Sir Richard Branson vows to fight for life of US death row inmate
Billionaire entrepreneur Sir Richard Branson has vowed to fight for the next 40 days to save the life of a US death row inmate whose execution was postponed at the last minute.
He says Richard Glossip, convicted of ordering his boss's murder, is innocent and did not receive a fair trial.
The state of Oklahoma issued a last-minute stay of execution until November 6 over concerns about one of the three drugs to be used in the lethal injection, potassium acetate.
Speaking in Dublin, Sir Richard said he celebrated the postponement with his rock star friend Bono.
"We were particularly celebrating last night, a guy called Richard was about to be executed in America - we're all absolutely convinced he's innocent - and he got a 40 day reprieve," he said.
"We've been campaigning with the government to try and get him reprieved.
"So it gives 40 more days to try and make sure an innocent man doesn't get executed."
Owner of the Oklahoma City motel Barry Van Treese, Glossip's boss, was found beaten to death in 1997.
Glossip was found guilty of recruiting his co-worker Justin Sneed to carry out the killing.
His conviction was based on the evidence of Sneed, who negotiated a life sentence by claiming Glossip masterminded the murder.
For almost two decades, Glossip has proclaimed his innocence while his lawyers have questioned Sneed's credibility.
Sir Richard took out a full-page ad in an Oklahoma newspaper before the planned execution on Wednesday accusing the state of putting to death a man whose guilt has not been proven beyond reasonable doubt.
Pope Francis has also appealed against the execution.
In the Irish capital to rebrand the UPC cable company as Virgin Media, Sir Richard also revealed he cried when Germany declared it was opening its doors to migrants.
The tycoon behind the global Virgin brand said the world owed Europe's powerhouse the "biggest hug" for doing the right thing.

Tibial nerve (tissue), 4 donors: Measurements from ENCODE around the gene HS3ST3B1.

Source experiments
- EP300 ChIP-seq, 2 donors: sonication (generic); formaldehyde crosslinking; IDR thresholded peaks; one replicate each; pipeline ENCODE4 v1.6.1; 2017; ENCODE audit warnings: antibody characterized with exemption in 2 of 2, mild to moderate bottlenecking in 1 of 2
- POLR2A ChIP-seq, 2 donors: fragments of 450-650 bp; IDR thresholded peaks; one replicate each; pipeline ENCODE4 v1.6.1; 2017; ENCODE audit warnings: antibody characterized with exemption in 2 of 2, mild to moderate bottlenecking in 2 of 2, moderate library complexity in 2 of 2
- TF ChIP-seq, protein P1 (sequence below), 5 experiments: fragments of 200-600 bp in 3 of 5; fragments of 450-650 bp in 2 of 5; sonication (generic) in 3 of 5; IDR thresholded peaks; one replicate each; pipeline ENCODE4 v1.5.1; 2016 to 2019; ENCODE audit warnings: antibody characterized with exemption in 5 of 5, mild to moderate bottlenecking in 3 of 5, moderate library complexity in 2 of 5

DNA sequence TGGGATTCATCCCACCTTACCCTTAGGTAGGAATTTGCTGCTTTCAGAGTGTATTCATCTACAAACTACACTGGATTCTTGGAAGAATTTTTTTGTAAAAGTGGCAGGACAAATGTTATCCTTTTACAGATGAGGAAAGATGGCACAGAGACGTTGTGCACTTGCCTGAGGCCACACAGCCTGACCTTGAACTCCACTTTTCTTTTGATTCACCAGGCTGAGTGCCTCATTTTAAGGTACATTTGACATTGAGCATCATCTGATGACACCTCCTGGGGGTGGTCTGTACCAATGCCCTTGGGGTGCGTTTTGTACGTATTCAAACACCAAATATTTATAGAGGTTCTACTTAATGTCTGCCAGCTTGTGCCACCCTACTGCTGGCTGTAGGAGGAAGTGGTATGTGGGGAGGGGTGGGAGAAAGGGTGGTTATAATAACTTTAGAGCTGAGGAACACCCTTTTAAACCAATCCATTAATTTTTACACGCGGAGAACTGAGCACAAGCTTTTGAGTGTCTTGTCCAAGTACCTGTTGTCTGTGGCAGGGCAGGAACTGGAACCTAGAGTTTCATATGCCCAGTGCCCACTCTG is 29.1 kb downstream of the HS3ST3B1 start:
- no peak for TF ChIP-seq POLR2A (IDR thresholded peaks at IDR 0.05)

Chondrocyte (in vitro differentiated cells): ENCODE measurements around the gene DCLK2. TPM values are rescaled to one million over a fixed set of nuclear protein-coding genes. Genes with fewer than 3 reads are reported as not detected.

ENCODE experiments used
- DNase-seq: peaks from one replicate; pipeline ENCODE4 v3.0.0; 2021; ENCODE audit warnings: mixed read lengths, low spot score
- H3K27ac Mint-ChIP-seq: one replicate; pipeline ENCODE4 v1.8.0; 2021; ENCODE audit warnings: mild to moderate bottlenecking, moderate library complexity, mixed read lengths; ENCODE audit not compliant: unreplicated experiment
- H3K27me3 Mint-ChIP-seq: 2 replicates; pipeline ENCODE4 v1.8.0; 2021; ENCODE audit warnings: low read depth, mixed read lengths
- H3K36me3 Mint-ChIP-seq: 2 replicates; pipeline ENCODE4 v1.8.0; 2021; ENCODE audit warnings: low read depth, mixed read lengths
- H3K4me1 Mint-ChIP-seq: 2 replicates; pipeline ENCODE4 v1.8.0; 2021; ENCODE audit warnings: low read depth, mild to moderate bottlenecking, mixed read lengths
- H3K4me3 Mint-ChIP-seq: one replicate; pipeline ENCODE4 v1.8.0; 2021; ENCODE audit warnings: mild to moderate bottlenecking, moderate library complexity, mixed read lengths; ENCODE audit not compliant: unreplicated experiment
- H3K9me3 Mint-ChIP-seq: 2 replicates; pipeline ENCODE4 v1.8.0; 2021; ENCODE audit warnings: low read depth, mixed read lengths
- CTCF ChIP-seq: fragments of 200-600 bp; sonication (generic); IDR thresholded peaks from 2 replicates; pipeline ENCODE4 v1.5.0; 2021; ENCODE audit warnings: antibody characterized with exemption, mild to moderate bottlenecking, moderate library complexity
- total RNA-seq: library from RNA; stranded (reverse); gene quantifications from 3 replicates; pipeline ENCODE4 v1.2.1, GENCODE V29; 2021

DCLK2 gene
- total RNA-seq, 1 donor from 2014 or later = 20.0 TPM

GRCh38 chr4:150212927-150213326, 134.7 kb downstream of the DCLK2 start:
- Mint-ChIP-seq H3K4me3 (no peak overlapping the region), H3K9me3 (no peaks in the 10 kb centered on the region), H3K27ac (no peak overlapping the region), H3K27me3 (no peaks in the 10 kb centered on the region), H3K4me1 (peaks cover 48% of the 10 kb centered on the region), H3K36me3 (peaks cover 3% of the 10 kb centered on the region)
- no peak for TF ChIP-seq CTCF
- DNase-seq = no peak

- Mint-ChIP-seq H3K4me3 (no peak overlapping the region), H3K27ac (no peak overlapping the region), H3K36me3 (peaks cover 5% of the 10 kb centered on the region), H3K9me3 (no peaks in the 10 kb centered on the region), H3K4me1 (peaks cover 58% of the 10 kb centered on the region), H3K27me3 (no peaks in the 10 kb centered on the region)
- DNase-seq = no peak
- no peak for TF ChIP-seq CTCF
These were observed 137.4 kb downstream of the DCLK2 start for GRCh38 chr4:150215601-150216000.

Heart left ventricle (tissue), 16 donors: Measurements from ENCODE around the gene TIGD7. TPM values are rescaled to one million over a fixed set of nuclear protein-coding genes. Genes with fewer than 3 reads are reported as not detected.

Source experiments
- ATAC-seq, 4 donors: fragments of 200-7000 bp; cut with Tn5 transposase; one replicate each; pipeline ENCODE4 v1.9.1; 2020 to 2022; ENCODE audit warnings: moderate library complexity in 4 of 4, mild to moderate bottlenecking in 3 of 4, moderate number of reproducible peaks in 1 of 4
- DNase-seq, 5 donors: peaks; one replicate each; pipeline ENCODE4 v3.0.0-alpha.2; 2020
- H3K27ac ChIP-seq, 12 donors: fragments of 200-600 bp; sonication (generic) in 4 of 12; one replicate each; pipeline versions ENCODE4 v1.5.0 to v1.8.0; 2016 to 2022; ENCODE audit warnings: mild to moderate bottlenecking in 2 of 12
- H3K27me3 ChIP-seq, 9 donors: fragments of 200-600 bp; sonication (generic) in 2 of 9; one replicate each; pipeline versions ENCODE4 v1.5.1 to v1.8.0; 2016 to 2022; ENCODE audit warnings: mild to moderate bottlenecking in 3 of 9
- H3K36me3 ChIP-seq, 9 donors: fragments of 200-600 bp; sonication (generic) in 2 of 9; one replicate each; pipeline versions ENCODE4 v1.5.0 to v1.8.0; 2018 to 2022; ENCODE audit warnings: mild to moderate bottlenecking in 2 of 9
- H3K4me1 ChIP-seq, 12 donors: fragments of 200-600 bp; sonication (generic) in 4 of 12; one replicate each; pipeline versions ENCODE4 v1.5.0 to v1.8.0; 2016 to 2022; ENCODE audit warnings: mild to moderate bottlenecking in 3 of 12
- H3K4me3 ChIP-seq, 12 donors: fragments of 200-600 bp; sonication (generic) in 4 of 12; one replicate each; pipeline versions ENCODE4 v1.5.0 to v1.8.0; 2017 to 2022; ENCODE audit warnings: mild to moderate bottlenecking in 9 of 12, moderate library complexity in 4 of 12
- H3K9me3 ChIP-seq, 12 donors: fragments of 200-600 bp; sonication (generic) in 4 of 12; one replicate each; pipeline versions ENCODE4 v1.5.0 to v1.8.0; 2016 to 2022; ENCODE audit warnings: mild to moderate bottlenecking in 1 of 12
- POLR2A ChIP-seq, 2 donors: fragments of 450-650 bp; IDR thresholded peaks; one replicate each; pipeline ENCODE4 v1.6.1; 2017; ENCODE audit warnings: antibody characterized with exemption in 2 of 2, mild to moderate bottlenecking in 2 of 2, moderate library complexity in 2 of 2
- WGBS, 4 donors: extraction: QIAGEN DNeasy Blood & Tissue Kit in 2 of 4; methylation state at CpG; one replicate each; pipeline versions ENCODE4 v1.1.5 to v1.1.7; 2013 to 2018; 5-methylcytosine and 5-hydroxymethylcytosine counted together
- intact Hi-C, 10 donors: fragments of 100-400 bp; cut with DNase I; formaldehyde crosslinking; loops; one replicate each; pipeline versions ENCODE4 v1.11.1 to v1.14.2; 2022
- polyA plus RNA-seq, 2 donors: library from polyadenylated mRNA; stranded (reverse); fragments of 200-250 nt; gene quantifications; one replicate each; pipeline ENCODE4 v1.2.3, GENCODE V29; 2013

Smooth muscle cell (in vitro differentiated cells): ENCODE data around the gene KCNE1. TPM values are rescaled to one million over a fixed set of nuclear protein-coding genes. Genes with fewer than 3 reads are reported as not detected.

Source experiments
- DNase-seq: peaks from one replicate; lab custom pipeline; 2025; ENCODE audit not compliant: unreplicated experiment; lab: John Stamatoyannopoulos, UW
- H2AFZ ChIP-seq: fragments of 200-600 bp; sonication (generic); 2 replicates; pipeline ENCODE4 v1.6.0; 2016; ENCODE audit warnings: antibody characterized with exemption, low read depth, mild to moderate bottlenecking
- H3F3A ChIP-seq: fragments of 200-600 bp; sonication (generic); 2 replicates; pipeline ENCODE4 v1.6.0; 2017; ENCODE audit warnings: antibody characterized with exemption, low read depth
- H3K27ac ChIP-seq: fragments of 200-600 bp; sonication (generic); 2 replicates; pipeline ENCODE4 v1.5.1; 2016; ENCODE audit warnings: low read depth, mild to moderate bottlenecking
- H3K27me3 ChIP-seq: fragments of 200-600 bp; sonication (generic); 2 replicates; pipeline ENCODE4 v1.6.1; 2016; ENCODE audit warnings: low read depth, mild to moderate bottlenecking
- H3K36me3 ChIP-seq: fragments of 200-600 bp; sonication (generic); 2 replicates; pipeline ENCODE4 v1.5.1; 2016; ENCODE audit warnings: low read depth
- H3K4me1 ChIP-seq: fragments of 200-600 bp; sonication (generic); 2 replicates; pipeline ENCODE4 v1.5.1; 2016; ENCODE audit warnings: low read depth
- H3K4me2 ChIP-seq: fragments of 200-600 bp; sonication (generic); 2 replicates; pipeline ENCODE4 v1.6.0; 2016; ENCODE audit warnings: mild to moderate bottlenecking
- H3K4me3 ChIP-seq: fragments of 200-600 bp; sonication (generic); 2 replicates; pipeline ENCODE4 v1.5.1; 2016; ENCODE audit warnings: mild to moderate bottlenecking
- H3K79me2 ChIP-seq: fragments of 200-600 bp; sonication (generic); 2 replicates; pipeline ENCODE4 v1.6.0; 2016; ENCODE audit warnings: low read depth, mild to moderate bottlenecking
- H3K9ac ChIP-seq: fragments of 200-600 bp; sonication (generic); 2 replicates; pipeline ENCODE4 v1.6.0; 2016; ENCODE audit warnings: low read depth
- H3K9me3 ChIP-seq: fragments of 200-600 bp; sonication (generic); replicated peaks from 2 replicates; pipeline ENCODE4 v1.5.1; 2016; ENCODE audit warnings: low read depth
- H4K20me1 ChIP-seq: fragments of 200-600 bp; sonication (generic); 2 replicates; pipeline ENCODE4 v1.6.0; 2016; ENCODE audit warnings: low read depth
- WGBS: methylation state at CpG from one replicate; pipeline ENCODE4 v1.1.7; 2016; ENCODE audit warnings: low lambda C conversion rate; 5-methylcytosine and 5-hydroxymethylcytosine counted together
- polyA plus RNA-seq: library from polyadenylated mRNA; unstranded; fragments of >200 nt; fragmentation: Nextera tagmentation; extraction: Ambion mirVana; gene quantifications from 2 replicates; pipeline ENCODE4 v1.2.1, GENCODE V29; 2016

"It brought tears to my eyes and a lot of people's eyes when Germany offered to take a million people in, and we saw the train loads of people going to Germany," he said.
"Germany needs the biggest hug from the world for their bravery, for doing the right thing."
Sir Richard said Germany stands to financially benefit enormously from the effective open-door policy, which has proved controversial within the country.
"If you turn the clock forward five years, Germany will be a much stronger country as a result, but they still did the right thing," he said.
"There are certainly countries that could benefit from taking more refugees in, and obviously the refugees themselves desperately need homes."
Sir Richard said he was also celebrating U2's birthday while in Ireland.
"We actually celebrated the fact that U2 formed 39 years ago last night," he told a press briefing.
"So we had a few drinks with Bono. He's a good friend and we've done some good things over the years.
"He's always very supportive of anything we do, and we're always very supportive of anything he does.
"We spent a lot of time talking about lots of different things, connectivity in the world, what's going on in Africa, and we had a few fun drinks as well."
Sir Richard, whose Virgin Rail trains operate on both Britain's East and West Coast Lines, initially declined to comment on Labour leader Jeremy Corbyn's plans for renationalising the railway network.
But he later returned to the subject, saying: "People need to remember what rail was like in the 1980s when it was run by government.
"It was diabolical, and it's been transformed since, and that's all I'll say on that subject."
Before his election as Labour leader, Mr Corbyn once remarked: "We (the public) rebuild the West Coast Main line and then praise Richard Branson for running a protected and (to him) profitable service of Pendolino trains. Something is wrong."